Climate alarmists love to refer to the ‘existential threat’ of climate change, including our new president. And their fear typically comes with a verbal wagging finger pointed at anyone who dares to ask questions or point out hypocrisy. Here’s how the Biden administration’s climate envoy, John Kerry, reacted when a reporter asked why he used a private jet to accept an award for, well, for telling the rest of us to change our lives and stop killing the planet with our carbon footprint.
“I believe the time it takes me to get somewhere, I can’t sail across the ocean, I have to fly to meet with people and get things done,” he continued. “But what I’m doing almost full-time is working to win the battle of climate change. And in the end, if I offset and contribute my life to do this, I’m not going to be put on the defensive.”
Last week, Kerry recommended that oil and gas workers should pivot to manufacturing solar panels if their jobs are eliminated as a consequence of the Biden administration’s environmental policies.
So much for humility. Today, it’s perfectly fine to carve out an exception for yourself, but then advocate that government prohibit other people from living their lives and earning a living in ways you don’t like.
Now that many Americans have grown accustomed to government lockdowns and shutdowns during a public health crisis — a very real pandemic — one has to wonder what’s next. How long it will take big-government advocates to apply the shutdown/lockdown precedent to their pet issues — like climate change. Stephen L. Miller writes:
The possibility of climate lockdowns is already being floated by some of our greatest thinkers. They see a confluence of global crises as an opportunity. The perfect storm caused by COVID-19 and the resulting global economic meltdown offers a chance to take what they see as bold and dramatic action to save the planet. The Biden administration will certainly use the consequences of COVID to push through some green legislation, but just as before, it will not be enough in the eyes of progressives. There must always be more.
Mariana Mazzucato, an author and a professor in innovative economics at the University of London, raised the prospect of climate lockdowns in MarketWatch last September:
‘Under a “climate lockdown”, governments would limit private-vehicle use, ban consumption of red meat, and impose extreme energy-saving measures, while fossil-fuel companies would have to stop drilling. To avoid such a scenario, we must overhaul our economic structures and do capitalism differently.’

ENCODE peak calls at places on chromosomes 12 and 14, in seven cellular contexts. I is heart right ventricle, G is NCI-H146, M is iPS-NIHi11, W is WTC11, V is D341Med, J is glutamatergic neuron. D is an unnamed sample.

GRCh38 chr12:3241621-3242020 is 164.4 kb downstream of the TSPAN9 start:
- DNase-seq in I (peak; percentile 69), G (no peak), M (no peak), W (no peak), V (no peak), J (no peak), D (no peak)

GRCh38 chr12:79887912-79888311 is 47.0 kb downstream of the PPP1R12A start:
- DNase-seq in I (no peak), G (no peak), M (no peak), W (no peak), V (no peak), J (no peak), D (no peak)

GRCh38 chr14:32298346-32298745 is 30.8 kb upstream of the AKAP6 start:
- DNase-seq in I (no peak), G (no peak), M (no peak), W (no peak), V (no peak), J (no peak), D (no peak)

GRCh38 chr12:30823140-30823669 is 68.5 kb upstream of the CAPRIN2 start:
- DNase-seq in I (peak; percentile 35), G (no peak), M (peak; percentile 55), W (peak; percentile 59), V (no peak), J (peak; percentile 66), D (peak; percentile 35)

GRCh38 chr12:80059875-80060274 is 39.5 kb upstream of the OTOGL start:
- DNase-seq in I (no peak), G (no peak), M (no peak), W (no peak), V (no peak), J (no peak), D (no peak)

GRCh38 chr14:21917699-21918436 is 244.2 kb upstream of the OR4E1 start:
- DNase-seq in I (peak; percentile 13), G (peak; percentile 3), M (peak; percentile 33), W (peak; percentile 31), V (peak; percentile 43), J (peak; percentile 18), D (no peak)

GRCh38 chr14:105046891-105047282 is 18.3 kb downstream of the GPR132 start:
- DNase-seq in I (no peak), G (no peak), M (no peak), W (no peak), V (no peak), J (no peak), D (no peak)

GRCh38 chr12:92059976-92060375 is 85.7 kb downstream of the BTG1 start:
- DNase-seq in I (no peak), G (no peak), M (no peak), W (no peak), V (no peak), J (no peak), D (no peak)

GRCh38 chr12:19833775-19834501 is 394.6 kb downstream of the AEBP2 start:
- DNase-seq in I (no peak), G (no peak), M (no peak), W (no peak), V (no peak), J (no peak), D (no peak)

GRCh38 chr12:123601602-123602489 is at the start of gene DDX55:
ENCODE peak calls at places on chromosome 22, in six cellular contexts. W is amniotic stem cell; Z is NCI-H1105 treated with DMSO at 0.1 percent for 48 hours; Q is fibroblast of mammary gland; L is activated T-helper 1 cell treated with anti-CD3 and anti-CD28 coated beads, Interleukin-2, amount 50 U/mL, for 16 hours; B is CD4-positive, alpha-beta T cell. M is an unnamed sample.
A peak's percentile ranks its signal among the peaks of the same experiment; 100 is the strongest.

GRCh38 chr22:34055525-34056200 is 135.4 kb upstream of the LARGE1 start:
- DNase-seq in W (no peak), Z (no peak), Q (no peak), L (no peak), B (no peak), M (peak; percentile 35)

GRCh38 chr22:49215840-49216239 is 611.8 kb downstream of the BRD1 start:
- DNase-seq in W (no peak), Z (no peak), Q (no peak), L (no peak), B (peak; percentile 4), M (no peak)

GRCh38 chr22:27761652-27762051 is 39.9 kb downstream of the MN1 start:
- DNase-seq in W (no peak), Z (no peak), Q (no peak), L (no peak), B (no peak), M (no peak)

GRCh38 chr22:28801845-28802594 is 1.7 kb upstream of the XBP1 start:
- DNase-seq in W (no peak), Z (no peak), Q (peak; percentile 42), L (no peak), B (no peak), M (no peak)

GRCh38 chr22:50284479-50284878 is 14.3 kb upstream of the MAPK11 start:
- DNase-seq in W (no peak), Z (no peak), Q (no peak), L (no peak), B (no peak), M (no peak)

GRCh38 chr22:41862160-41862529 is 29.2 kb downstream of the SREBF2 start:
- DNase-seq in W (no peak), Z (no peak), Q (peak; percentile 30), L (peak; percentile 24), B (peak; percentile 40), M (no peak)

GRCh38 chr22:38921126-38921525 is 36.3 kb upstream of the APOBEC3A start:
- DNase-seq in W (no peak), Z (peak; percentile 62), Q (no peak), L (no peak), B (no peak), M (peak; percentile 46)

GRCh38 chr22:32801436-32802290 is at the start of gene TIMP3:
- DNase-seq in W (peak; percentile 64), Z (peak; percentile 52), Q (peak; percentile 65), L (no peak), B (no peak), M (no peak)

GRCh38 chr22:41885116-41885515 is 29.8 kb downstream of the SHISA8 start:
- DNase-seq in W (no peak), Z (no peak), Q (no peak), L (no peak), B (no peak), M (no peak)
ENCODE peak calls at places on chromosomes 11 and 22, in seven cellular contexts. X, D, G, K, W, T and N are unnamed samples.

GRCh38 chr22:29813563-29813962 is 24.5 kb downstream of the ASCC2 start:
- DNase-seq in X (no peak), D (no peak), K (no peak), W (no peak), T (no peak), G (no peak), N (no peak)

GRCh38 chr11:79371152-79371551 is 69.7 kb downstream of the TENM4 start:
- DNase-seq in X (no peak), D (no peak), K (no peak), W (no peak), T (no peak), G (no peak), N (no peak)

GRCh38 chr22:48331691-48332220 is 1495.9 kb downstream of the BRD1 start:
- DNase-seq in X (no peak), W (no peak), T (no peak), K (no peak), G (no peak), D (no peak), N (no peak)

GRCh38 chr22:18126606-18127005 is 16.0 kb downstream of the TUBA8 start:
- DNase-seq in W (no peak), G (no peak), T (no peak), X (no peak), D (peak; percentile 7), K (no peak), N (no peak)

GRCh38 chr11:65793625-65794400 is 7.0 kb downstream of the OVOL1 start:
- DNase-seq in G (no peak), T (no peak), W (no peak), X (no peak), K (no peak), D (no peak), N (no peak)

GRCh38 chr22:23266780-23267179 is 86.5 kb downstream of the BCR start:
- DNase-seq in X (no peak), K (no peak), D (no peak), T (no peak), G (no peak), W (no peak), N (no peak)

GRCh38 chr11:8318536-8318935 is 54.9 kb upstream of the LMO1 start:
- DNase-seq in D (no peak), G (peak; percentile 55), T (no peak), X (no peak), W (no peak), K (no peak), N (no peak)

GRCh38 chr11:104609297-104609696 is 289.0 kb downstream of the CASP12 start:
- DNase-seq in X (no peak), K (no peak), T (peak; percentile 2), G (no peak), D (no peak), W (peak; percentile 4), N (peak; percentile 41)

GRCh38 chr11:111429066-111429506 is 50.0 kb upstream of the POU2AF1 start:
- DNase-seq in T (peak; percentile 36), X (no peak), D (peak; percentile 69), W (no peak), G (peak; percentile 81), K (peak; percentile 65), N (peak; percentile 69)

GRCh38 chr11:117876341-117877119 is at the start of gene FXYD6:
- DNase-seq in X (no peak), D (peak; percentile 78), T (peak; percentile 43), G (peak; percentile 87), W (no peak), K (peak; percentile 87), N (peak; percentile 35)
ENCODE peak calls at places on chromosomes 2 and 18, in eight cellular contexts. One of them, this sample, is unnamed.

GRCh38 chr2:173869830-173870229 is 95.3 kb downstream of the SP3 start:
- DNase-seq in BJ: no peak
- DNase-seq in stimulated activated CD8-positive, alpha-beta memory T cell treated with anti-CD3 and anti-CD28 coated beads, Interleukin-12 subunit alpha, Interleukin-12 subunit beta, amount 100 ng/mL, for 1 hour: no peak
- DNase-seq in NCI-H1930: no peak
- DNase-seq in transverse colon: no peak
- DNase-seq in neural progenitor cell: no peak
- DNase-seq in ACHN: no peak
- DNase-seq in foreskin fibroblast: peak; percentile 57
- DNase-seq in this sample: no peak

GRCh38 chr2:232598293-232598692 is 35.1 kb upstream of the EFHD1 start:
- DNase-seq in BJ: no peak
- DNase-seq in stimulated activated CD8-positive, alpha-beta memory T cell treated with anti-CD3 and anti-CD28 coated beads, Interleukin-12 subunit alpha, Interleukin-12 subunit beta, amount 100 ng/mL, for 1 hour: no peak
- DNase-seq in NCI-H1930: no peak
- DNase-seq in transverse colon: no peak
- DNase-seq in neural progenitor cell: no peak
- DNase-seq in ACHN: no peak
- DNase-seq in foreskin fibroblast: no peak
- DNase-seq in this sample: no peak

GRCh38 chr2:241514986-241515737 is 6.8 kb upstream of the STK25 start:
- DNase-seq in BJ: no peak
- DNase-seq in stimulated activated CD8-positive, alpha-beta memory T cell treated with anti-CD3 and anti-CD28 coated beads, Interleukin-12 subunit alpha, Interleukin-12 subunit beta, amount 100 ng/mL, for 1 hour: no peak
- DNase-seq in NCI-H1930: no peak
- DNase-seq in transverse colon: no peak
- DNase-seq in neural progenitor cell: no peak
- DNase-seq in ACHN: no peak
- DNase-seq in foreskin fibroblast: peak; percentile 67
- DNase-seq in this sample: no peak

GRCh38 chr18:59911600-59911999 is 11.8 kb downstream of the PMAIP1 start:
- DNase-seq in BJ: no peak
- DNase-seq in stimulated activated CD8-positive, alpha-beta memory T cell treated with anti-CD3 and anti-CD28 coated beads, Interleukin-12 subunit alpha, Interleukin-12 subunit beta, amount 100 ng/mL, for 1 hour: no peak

Miller brilliantly characterizes what could be brewing among the climate alarmists:
Fifteen Days to Slow the Sun!
Here in North Carolina, Gov. Roy Cooper is all in on climate alarmism. His roadmap is the “Clean Energy Plan.” Locke’s Dr. Don van der Vaart analyzed the Cooper plan back in September. Notice the reference to the Paris Climate Agreement, which President Biden is rejoining after President Trump withdrew.
In the fall of 2017, North Carolina Gov. Roy Cooper joined 24 other governors in the US Climate Alliance. The Alliance has the goal of implementing the Paris Agreement on climate change after President Trump withdrew the US from it earlier that year. In joining each governor commits to “implement policies that advance the goals of the Paris Agreement.”
According to the leader of the United Nations group that negotiated it, essentially the Paris Agreement was designed to destroy capitalism. And Cooper is committed to implementing the Paris Agreement here, via his “Clean Energy Plan” (CEP).
Cooper’s CEP is not a serious plan to reduce greenhouse gases (GHGs). It is, however, a serious attempt to increase the price of energy and force a redistribution of wealth.
Here’s the worry: We now have precedent for imposing large-scale, long-term government control of the economy. Once we’re past the COVID-19 pandemic, how long do you think it will take elected officials to see the opportunity for government to claim an ’emergency’ and step in? Let’s hope neither President Biden nor Gov. Cooper will take that step. So far, they haven’t.
What we have seen is precedent set in North Carolina for the long-term use of powers in the Emergency Management Act — unilaterally and without the consent of the other statewide elected officials. That’s one reason the Locke Foundation is urging state lawmakers to reform the Emergency Management Act and rein in the power of the executive, no matter who sits in the governor’s mansion.